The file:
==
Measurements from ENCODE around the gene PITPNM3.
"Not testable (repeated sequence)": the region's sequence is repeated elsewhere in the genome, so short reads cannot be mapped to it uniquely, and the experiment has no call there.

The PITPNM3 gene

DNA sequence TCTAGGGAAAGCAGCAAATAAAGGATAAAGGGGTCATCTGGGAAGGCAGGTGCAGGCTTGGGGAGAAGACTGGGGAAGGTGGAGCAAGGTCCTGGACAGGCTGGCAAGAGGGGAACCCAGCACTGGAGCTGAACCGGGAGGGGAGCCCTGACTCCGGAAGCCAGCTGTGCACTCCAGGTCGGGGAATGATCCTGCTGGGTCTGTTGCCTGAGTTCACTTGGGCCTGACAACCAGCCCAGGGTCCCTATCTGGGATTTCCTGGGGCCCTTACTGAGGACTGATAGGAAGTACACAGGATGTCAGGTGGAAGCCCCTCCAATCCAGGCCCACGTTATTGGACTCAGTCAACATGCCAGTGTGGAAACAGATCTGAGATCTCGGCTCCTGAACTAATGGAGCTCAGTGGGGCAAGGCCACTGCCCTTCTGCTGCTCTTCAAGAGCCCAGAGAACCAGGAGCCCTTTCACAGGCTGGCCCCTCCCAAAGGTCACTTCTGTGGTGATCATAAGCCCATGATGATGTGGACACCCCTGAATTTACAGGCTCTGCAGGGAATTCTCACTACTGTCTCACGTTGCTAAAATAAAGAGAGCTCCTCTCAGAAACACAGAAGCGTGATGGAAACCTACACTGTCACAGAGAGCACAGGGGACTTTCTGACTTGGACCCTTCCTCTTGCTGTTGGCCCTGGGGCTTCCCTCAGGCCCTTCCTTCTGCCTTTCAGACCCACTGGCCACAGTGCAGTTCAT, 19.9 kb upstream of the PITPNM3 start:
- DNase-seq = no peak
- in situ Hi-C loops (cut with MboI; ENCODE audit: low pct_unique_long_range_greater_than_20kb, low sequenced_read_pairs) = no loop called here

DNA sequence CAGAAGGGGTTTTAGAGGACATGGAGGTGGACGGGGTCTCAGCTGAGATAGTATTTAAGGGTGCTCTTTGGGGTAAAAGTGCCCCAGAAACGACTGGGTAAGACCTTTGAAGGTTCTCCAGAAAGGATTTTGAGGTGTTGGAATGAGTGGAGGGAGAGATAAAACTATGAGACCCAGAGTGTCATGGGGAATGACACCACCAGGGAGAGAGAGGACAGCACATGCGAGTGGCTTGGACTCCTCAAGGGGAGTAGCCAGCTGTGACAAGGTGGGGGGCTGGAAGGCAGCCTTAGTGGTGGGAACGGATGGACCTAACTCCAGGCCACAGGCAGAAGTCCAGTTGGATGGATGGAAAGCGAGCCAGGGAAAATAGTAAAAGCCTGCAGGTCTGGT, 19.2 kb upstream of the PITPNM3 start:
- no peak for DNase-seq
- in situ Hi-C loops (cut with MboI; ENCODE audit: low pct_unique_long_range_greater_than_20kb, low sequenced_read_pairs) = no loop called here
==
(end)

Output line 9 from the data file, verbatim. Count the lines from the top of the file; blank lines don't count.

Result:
- in situ Hi-C loops (cut with MboI; ENCODE audit: low pct_unique_long_range_greater_than_20kb, low sequenced_read_pairs) = no loop called here